Break Down the Monastery Doors
Sooner or later, every wave is bound to crash on the shore. And for the wave of change sweeping product design, that shore is the rock-hard immensity of mega-corporate process.
To say there is something grossly deficient in the closed and inflexible way that large companies design and develop products is hardly controversial. By now, I expect even remote tribes in the Upper Amazon have heard of the “not-invented-here syndrome.” My favorite example is how Xerox invented the mouse but ignored it because the “wrong people” came up with the idea, only to have the young Steve Jobs come along and scoop it up to transform the personal computer industry. And even the dimmest smartphone buyer can tell you how Apple trumped Sony’s silo mentality by combining every conceivable function in a single device that fits in the palm of the hand.
It’s not hard to see why.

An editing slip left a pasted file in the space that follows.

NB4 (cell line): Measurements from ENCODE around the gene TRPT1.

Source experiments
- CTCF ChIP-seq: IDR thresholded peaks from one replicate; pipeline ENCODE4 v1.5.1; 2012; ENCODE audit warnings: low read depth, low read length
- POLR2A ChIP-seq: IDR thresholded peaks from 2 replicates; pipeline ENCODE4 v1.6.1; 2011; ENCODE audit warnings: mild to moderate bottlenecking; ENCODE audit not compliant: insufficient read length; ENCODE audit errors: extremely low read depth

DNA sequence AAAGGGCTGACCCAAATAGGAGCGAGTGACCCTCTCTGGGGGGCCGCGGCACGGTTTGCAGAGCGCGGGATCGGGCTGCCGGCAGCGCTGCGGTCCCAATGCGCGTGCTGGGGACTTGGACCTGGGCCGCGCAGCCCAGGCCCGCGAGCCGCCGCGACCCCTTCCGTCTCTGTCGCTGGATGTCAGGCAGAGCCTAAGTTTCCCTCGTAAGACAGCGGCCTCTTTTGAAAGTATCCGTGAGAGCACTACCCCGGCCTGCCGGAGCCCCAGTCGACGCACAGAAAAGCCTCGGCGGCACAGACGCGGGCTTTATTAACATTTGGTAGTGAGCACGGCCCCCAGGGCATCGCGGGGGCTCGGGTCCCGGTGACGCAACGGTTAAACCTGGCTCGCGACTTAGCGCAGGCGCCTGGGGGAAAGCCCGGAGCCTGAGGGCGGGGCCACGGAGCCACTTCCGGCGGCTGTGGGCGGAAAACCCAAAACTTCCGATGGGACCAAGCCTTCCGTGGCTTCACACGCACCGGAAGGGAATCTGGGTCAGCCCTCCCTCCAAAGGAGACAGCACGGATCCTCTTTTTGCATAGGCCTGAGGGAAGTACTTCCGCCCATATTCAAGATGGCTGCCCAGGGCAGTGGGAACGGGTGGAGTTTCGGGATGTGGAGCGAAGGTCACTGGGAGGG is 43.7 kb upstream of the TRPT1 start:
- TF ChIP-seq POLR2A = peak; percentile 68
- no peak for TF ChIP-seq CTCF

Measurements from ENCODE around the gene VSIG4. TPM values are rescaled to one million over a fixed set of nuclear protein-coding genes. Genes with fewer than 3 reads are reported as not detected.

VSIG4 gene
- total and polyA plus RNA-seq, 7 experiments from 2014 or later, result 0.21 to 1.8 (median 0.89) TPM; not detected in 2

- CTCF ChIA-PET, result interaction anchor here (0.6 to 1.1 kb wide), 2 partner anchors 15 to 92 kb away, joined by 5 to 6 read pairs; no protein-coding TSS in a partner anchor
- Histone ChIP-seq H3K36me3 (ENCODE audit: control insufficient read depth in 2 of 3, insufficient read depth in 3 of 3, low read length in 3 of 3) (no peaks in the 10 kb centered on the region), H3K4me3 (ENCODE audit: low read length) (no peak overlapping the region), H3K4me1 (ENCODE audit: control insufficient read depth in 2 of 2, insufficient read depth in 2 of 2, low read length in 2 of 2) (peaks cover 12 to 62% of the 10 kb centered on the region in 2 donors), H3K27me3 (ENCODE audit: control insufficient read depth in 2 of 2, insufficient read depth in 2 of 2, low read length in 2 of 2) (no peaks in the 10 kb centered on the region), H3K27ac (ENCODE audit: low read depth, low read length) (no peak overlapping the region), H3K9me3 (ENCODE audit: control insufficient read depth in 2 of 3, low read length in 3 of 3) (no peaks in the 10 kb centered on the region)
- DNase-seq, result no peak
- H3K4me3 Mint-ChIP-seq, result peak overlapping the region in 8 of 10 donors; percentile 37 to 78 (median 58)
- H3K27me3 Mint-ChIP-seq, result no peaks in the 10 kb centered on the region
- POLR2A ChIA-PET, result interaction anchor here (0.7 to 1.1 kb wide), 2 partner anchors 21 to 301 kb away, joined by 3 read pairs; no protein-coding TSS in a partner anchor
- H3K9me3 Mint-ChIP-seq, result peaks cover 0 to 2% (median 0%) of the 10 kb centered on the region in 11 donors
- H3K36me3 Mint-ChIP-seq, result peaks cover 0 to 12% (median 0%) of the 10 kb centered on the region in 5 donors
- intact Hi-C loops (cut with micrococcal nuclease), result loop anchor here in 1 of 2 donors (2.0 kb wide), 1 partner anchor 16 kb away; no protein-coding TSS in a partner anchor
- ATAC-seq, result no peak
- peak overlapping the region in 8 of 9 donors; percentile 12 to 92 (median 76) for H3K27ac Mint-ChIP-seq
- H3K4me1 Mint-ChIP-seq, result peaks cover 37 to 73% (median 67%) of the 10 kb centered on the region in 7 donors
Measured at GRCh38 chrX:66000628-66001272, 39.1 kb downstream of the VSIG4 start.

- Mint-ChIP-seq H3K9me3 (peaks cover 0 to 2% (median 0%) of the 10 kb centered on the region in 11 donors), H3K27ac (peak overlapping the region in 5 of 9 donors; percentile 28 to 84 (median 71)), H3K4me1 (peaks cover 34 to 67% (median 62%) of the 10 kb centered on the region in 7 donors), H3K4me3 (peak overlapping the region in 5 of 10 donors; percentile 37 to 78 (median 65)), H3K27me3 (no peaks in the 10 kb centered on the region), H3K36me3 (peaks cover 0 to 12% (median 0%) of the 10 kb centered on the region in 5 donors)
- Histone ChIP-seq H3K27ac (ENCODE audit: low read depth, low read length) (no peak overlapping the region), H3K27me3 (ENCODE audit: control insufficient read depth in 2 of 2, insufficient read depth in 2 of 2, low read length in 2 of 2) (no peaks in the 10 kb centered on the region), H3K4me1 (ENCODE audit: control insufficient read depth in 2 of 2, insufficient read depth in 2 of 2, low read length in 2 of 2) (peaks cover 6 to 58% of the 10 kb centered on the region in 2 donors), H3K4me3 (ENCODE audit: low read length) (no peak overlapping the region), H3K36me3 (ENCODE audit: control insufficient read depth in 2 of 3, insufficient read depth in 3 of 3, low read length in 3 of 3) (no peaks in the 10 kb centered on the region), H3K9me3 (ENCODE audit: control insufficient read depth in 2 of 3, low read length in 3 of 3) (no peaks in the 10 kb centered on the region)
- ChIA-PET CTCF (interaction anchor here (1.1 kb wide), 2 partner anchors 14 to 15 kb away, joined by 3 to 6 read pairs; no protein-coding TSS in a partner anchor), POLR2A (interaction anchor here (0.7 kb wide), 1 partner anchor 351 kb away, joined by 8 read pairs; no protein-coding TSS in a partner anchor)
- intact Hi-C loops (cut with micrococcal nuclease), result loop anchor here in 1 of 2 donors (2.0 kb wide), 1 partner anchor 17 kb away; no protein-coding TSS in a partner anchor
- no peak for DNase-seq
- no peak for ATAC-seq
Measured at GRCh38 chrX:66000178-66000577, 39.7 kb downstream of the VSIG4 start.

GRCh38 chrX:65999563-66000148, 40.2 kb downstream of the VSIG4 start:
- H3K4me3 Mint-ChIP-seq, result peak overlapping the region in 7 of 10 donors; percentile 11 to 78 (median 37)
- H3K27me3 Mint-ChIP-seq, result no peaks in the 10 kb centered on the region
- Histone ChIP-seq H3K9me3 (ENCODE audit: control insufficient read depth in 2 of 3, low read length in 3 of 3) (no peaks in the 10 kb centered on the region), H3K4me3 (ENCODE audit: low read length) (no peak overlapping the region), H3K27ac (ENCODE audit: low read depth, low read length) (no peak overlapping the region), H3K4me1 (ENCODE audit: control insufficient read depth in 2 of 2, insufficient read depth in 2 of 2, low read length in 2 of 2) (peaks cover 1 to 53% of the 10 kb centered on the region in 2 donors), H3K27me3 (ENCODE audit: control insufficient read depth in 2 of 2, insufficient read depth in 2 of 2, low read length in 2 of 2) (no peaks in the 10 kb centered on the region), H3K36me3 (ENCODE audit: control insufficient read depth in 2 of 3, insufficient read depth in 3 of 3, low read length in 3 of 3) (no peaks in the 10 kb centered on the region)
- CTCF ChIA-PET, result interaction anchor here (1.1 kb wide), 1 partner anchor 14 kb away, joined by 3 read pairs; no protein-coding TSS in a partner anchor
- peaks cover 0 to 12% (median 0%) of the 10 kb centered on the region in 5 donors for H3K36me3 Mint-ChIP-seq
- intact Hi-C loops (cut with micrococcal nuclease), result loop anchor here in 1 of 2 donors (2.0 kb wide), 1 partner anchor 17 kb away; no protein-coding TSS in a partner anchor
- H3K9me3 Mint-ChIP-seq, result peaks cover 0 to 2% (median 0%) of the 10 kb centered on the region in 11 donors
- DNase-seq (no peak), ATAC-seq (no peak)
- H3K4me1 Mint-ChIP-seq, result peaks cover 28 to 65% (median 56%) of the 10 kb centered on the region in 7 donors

Corporate product development establishments are eerily like medieval monasteries. The lanyard-wearing monks sit in their cubicles, cloistered behind card-lock doors, adhering to a strict hierarchy and bound by a code of secrecy. Although they no longer illuminate scrolls, corporate monks work on three-dimensional computer-aided design (3D CAD) with the same solitary intensity. Many enter the order as youngsters and do not leave until retirement.
The analogy may be exaggerated, but not by much. I ran up against this attitude in my first job working for a door maker in Estonia. ...